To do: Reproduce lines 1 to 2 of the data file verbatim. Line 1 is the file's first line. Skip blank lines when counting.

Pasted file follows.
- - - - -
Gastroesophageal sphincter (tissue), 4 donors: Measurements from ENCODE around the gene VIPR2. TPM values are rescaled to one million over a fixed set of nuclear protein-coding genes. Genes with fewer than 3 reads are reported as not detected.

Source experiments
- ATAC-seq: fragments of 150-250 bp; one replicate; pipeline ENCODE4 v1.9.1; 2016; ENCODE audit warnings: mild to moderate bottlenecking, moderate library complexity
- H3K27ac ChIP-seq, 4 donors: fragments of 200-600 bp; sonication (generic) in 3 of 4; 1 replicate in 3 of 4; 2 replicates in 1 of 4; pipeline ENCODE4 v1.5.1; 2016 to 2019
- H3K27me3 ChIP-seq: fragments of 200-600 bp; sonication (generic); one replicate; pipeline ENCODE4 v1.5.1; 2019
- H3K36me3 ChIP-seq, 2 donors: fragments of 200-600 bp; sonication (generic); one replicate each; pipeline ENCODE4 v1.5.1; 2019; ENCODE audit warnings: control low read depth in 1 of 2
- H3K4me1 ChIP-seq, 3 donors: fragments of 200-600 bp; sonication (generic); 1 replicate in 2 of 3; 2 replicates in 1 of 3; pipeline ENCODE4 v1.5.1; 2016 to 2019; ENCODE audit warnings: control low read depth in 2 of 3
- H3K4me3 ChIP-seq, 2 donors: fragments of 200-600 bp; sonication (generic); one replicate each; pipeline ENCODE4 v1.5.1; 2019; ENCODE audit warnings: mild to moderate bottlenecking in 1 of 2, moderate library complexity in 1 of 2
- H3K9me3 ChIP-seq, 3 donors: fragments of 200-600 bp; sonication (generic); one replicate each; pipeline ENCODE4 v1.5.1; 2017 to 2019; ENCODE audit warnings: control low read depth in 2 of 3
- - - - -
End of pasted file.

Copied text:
Gastroesophageal sphincter (tissue), 4 donors: Measurements from ENCODE around the gene VIPR2. TPM values are rescaled to one million over a fixed set of nuclear protein-coding genes. Genes with fewer than 3 reads are reported as not detected.

Source experiments